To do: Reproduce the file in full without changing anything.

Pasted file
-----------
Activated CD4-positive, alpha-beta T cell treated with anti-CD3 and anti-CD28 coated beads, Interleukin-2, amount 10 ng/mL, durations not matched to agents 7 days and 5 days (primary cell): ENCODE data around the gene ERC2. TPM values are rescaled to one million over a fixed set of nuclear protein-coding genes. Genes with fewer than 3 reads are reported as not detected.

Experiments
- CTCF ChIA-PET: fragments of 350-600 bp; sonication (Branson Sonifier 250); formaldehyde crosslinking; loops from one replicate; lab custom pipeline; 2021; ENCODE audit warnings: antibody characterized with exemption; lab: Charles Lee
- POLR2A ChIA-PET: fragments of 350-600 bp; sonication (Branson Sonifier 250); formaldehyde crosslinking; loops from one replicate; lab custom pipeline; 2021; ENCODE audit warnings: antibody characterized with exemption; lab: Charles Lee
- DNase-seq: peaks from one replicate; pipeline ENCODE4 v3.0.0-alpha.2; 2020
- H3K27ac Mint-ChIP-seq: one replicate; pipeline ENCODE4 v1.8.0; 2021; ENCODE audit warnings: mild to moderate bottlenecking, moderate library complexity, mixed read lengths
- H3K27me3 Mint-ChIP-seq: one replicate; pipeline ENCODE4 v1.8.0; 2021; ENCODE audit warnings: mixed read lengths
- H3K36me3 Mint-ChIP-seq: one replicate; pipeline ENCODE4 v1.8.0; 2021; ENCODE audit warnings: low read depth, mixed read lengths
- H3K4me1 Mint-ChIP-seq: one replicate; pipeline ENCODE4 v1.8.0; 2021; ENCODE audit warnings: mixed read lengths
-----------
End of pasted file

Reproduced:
Activated CD4-positive, alpha-beta T cell treated with anti-CD3 and anti-CD28 coated beads, Interleukin-2, amount 10 ng/mL, durations not matched to agents 7 days and 5 days (primary cell): ENCODE data around the gene ERC2. TPM values are rescaled to one million over a fixed set of nuclear protein-coding genes. Genes with fewer than 3 reads are reported as not detected.

Experiments
- CTCF ChIA-PET: fragments of 350-600 bp; sonication (Branson Sonifier 250); formaldehyde crosslinking; loops from one replicate; lab custom pipeline; 2021; ENCODE audit warnings: antibody characterized with exemption; lab: Charles Lee
- POLR2A ChIA-PET: fragments of 350-600 bp; sonication (Branson Sonifier 250); formaldehyde crosslinking; loops from one replicate; lab custom pipeline; 2021; ENCODE audit warnings: antibody characterized with exemption; lab: Charles Lee
- DNase-seq: peaks from one replicate; pipeline ENCODE4 v3.0.0-alpha.2; 2020
- H3K27ac Mint-ChIP-seq: one replicate; pipeline ENCODE4 v1.8.0; 2021; ENCODE audit warnings: mild to moderate bottlenecking, moderate library complexity, mixed read lengths
- H3K27me3 Mint-ChIP-seq: one replicate; pipeline ENCODE4 v1.8.0; 2021; ENCODE audit warnings: mixed read lengths
- H3K36me3 Mint-ChIP-seq: one replicate; pipeline ENCODE4 v1.8.0; 2021; ENCODE audit warnings: low read depth, mixed read lengths
- H3K4me1 Mint-ChIP-seq: one replicate; pipeline ENCODE4 v1.8.0; 2021; ENCODE audit warnings: mixed read lengths